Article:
If you’re filing taxes late this year, you may be wondering if there’s still time to get your paperwork in while remaining under the radar. You may also be wondering what the regulations are regarding getting current if you’re several years behind on taxes. The truth is that taxpayers have a surprising number of options for filing taxes late if they’re willing to comply with the IRS.
Is it ever too late to file taxes? Take a look at what you need to know.
What Happens If You File Taxes Late?
Will you be stuck with a penalty for late taxes if you file your taxes after this year’s tax deadline? All taxes filed past the tax deadline without an extension in place are considered late. There’s no standard answer for what happens when you file taxes late because the outcome will depend on how long you’ve gone without filing taxes, how much you owe in late taxes, and your ability to pay what you owe to the IRS.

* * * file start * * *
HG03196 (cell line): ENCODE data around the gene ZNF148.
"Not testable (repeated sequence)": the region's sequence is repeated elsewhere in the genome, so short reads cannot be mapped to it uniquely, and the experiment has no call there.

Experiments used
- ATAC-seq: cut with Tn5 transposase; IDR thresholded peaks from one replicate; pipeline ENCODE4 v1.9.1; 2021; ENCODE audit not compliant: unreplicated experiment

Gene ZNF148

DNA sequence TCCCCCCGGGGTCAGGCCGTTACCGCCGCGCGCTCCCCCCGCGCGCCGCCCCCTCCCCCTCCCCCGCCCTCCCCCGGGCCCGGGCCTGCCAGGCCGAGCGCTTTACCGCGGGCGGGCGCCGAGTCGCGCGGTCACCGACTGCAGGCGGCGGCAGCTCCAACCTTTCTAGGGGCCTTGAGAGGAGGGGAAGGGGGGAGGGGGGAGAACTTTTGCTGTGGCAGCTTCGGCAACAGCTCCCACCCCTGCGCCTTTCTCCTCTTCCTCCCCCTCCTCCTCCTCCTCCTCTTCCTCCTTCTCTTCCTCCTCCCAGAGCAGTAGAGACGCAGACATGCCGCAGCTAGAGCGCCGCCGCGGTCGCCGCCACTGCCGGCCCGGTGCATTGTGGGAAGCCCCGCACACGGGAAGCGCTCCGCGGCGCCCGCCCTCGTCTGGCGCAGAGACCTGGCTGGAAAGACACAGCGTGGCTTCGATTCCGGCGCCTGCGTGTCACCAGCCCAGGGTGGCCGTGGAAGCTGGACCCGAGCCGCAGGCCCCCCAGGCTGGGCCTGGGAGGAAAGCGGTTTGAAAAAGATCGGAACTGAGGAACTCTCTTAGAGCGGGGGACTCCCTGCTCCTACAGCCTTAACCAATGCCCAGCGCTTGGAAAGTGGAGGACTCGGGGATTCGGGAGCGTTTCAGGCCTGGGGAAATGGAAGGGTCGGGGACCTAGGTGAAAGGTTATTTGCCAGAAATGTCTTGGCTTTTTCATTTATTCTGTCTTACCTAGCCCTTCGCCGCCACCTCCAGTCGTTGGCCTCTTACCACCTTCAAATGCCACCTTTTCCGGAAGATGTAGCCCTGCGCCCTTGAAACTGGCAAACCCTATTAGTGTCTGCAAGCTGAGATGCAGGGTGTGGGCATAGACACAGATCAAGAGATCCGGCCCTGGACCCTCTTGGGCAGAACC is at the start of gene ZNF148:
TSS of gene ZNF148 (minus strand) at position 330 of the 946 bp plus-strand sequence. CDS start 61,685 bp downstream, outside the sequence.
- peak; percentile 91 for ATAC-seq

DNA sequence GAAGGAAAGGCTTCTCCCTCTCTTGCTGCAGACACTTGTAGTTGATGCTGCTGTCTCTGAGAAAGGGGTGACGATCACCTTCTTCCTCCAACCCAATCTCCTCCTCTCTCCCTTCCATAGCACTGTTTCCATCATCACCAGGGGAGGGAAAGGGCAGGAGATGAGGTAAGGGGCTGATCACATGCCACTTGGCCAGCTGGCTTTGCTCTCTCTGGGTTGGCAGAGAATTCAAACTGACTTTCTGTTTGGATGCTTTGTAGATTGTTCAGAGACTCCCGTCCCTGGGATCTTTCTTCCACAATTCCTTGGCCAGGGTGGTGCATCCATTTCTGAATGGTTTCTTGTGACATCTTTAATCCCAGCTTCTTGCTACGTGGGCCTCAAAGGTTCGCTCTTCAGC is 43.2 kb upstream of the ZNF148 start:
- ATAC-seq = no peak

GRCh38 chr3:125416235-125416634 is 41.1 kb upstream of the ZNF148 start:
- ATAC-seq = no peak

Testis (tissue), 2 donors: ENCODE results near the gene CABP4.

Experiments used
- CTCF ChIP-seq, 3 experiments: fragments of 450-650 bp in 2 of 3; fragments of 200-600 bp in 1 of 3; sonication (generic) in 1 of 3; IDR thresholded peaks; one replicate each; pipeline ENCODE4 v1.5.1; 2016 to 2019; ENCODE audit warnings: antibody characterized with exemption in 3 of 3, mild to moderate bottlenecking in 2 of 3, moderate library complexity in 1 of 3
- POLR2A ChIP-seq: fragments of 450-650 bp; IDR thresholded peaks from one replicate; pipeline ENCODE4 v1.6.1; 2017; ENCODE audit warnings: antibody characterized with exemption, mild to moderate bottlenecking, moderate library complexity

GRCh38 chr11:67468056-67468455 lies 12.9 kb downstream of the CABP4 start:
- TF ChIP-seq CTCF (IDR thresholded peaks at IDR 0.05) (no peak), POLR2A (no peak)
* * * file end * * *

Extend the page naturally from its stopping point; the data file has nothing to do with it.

The simplest answer is that the IRS will call on you to file your taxes. If you fail to do this, you face a penalty for filing taxes late; fees, interest, and liens are not far behind. If you really let the situation get out of control, you could be facing charges for tax evasion. Luckily, the IRS is pretty reasonable about helping you to get caught up without much stress as long as you’re willing to take the actions needed.